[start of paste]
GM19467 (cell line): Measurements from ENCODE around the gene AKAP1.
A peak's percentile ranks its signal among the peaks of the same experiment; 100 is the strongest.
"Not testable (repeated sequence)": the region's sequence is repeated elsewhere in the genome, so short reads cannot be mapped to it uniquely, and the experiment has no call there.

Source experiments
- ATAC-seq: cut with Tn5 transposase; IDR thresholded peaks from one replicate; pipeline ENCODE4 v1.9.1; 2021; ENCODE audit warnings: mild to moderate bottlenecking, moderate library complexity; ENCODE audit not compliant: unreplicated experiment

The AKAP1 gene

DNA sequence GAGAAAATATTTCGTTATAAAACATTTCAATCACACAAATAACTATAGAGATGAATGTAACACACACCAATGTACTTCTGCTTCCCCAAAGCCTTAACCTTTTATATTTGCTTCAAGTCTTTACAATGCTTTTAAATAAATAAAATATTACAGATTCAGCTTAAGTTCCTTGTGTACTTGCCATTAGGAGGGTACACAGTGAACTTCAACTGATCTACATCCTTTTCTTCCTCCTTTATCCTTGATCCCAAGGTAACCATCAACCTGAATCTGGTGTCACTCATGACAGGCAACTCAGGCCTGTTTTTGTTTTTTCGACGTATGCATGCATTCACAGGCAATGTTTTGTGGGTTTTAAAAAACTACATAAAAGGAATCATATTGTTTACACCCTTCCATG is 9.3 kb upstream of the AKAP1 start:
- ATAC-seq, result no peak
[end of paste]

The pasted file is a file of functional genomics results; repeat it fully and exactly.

GM19467 (cell line): Measurements from ENCODE around the gene AKAP1.
A peak's percentile ranks its signal among the peaks of the same experiment; 100 is the strongest.
"Not testable (repeated sequence)": the region's sequence is repeated elsewhere in the genome, so short reads cannot be mapped to it uniquely, and the experiment has no call there.

Source experiments
- ATAC-seq: cut with Tn5 transposase; IDR thresholded peaks from one replicate; pipeline ENCODE4 v1.9.1; 2021; ENCODE audit warnings: mild to moderate bottlenecking, moderate library complexity; ENCODE audit not compliant: unreplicated experiment

The AKAP1 gene

DNA sequence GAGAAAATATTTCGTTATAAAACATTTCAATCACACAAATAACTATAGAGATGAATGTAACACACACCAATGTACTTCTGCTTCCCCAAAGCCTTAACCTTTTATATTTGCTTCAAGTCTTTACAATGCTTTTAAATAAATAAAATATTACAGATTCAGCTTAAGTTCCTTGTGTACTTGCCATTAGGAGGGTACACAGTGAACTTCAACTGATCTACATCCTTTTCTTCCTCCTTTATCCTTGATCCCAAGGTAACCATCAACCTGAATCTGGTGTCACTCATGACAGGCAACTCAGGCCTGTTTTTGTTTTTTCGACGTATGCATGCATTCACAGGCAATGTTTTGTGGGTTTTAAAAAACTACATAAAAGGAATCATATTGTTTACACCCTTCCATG is 9.3 kb upstream of the AKAP1 start:
- ATAC-seq, result no peak